October 12, 2007
U-M Survival Flight wins national critical care competition
Two U-M flight nurses shine during Medical Education Technologies competition; Others on Survival Flight team receive special honors too
ANN ARBOR, MI – As part of the University of Michigan Health System’s Survival Flight team, flight nurses Michael Chesney, RN, and David Roberts, RN, are experts at providing emergency medical care in the air and on the ground to some of the most critically ill and injured patients.
What they may be less accustomed to, however, is caring for severely injured patients in front of an audience of hundreds of medical peers and video cameras, while going head-to-head in competition with other air rescue teams from across North America.
But at the sixth annual Air Medical Transport Conference hosted by the Association of Air Medical Services in Tampa, Chesney and Roberts had the opportunity to showcase their medical expertise in life and death situations using patient simulator technology. Their poise and skill earned them the top honor for the event’s Medical Education Technologies, Inc-sponsored critical care competition, and the METI trophy.
For winning the competition, the duo also received a cash prize, and trips to Tampa for the 2008 METI simulator conference and Prague, Czech Republic, for the international air rescue competition.
“We are so proud of Mike and Dave. They, along with the rest of our Survival Flight team, do extraordinary work each day and are truly deserving of this honor,” says Denise Landis, RN, manager for critical care transport at the U-M Health System. “This is yet another shining example of nursing excellence at U-M.”
The critical care competition, in which eight teams competed, included a preliminary round that simulated two life-saving scenarios: the first involving a child drowning victim, and the second a patient with complex medical issues suffering from a drug overdose.
Only two teams – including Survival Flight – advanced to the final round. For this part of the competition, the teams had to provide timely care to an agitated gunshot wound victim who was a drug smuggler, while dealing with police officers and bystanders, played by actors, at the scene. The teams were scored based on the timeliness and accuracy of the medical care that was delivered, the skill with which procedures were performed, and how well they worked together as a team.
“Our team excelled during this competition. We’ve always placed an emphasis on the degree and diversity of the training Survival Flight nurses undergo. Being recognized as the best among crews from across North America illustrates that our crews are among the most skilled air medical staff in the country,” says Mark J. Lowell, M.D., medical director of Survival Flight.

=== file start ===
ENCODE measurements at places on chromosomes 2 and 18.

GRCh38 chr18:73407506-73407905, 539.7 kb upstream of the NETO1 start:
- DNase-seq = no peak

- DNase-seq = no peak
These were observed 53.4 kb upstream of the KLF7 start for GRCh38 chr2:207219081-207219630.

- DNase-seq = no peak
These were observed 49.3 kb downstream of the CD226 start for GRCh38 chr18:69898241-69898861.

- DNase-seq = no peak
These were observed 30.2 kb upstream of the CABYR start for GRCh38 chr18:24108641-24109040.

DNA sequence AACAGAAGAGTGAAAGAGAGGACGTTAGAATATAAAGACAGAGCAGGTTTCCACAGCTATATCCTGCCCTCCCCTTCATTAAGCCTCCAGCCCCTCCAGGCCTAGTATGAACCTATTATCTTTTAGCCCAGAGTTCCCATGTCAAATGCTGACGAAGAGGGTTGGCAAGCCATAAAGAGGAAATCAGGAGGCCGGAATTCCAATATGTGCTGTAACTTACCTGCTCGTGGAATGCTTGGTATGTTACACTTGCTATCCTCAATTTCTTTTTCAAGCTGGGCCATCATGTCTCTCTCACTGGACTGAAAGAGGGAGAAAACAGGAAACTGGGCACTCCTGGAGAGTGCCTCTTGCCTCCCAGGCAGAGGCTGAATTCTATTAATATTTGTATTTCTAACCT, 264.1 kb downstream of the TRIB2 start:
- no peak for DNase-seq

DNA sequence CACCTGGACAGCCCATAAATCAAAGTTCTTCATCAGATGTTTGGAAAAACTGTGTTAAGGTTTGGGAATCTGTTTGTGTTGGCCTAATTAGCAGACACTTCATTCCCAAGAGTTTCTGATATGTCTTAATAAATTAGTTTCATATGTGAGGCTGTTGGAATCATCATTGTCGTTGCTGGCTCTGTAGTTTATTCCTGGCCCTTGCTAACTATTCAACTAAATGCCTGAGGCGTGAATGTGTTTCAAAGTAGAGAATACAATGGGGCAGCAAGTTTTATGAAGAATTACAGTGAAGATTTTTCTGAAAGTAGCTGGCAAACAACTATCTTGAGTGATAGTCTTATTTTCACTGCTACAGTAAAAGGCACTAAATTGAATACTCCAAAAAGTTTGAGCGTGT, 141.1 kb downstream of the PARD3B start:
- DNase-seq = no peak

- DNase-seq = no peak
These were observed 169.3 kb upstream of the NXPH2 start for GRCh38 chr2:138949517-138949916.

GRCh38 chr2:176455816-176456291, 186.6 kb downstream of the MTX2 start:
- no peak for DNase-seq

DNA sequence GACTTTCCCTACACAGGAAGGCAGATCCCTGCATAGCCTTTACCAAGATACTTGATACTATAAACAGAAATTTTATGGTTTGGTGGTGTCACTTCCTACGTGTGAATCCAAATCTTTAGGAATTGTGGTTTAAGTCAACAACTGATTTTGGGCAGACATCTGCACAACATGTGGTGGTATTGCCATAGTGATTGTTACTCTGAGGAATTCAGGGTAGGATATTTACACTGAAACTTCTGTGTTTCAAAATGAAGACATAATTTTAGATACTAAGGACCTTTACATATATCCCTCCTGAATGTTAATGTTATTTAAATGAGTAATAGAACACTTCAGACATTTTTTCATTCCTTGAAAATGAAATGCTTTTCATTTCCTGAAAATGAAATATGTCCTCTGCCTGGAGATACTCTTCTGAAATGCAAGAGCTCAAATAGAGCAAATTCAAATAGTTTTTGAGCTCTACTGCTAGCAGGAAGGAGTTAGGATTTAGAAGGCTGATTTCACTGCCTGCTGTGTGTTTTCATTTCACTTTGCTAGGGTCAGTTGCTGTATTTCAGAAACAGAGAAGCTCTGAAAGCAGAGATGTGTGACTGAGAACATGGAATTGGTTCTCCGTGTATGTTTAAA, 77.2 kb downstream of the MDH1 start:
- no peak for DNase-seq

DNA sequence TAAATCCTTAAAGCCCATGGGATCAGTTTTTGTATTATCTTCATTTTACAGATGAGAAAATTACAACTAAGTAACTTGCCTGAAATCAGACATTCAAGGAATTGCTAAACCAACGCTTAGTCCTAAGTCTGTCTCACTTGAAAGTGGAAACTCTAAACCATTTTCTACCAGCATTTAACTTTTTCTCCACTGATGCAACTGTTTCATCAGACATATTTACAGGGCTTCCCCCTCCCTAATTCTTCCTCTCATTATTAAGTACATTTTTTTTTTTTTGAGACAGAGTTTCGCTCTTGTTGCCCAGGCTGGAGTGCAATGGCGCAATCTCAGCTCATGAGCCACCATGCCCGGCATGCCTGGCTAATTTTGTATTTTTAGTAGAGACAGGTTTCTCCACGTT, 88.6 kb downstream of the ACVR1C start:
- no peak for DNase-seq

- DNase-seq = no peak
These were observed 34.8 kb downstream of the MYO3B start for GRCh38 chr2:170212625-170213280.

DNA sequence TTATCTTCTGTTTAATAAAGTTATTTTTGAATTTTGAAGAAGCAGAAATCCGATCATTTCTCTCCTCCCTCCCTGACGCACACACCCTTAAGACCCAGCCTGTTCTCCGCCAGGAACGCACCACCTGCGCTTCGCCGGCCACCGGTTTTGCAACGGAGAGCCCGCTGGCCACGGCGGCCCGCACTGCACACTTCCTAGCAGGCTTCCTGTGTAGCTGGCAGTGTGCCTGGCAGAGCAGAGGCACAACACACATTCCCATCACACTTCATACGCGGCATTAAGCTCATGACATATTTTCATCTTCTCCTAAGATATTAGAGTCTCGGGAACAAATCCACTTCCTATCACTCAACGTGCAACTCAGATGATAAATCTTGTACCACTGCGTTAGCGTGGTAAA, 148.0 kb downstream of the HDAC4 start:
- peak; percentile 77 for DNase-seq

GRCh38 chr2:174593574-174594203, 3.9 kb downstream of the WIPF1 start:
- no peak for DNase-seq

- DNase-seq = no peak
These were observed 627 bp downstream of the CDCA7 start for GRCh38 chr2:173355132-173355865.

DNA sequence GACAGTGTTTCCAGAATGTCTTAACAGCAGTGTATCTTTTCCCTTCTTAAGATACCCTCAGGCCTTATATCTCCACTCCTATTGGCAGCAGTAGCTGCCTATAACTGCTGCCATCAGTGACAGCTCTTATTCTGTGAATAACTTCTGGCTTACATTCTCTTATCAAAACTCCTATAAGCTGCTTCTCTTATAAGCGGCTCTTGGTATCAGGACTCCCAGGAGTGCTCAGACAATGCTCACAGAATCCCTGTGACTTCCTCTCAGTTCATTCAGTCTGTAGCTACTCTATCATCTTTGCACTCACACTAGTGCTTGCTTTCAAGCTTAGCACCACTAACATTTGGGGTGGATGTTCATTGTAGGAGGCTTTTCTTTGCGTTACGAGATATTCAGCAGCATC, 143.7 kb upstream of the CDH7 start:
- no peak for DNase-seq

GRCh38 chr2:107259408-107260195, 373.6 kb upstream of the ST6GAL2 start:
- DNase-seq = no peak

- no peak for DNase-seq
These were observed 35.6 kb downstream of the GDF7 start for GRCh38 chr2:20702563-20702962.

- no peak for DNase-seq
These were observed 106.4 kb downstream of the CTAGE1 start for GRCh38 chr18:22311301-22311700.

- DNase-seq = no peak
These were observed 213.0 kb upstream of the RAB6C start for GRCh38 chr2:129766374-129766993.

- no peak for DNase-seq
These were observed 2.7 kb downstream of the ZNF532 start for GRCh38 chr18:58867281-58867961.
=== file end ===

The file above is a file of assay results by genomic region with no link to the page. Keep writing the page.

Chesney has been a Survival Flight team member since 2001. He began his career with UMHS in the Emergency Department in 1993, and entered nursing school in 1994. After receiving his nursing degree, Chesney focused his efforts on becoming a flight nurse. For five years, he worked to gain the necessary experience for the position by working in various intensive care units and emergency departments. Today, he serves on the UMHS education committee. As a licensed paramedic instructor coordinator, Chesney is a frequent presenter at Michigan’s EMS Expo and Survival Flight conferences as well.
Roberts started his medical career in the U.S. Navy as a Hospital Corpsman. He earned his nursing degree in 1993, following service in Operation Desert Shield/Storm aboard the hospital ship USNS Comfort. After working in several intensive care units and emergency departments, Roberts began his career with UMHS in 1997. He became a flight nurse with Survival Flight in 1999.
In addition to the METI cup, Survival Flight nurse specialist Paul Mazurek, RN, was officially presented at the conference with the Association of Air Medical Services 2007 “Crew Member of the Year” award. Mazurek – who has worked with Survival Flight since 2003 – was selected in June to receive this honor for his on going commitment to excellent in patient care, his expert clinical skills and education initiatives within critical care, and his leadership and teamwork at UMHS.
Plus, Landis received the 2007 Association of Air Medical Service President’s Award at the conference for her work to establish the Medical Transport Leadership Institute, as well as her overall support of AAMS.
To learn more about Survival Flight, the UMHS air medical transport service, visit www.survivalflight.com. For more information on METI, the METI Cup and the HPSN
conference, go to www.meti.com.
Written by Krista Hopson
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